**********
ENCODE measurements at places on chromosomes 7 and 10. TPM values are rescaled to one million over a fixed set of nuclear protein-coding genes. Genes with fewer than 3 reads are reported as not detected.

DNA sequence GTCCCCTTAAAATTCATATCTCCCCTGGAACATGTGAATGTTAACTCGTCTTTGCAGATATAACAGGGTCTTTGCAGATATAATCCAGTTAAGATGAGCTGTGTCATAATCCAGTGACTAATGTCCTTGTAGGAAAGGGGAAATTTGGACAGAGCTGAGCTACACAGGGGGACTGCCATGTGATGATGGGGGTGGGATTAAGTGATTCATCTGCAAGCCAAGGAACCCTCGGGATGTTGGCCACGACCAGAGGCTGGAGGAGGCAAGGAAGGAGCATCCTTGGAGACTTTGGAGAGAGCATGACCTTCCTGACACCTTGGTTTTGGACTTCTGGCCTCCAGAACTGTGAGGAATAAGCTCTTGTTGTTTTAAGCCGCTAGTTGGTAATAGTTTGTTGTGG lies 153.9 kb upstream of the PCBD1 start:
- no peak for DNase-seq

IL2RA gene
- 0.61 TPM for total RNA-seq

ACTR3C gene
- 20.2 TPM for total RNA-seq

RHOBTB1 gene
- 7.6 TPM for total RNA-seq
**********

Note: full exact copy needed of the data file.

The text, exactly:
ENCODE measurements at places on chromosomes 7 and 10. TPM values are rescaled to one million over a fixed set of nuclear protein-coding genes. Genes with fewer than 3 reads are reported as not detected.

DNA sequence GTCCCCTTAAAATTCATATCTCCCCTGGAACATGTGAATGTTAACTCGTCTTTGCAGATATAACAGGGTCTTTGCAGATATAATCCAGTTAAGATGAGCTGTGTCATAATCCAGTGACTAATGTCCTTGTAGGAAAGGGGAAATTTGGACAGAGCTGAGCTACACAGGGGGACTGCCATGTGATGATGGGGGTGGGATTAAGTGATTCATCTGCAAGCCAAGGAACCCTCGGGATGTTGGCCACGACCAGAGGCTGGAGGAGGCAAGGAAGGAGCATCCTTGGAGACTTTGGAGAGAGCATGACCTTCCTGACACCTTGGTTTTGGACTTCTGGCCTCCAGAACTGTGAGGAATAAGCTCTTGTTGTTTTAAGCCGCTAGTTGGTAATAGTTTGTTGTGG lies 153.9 kb upstream of the PCBD1 start:
- no peak for DNase-seq

IL2RA gene
- 0.61 TPM for total RNA-seq

ACTR3C gene
- 20.2 TPM for total RNA-seq

RHOBTB1 gene
- 7.6 TPM for total RNA-seq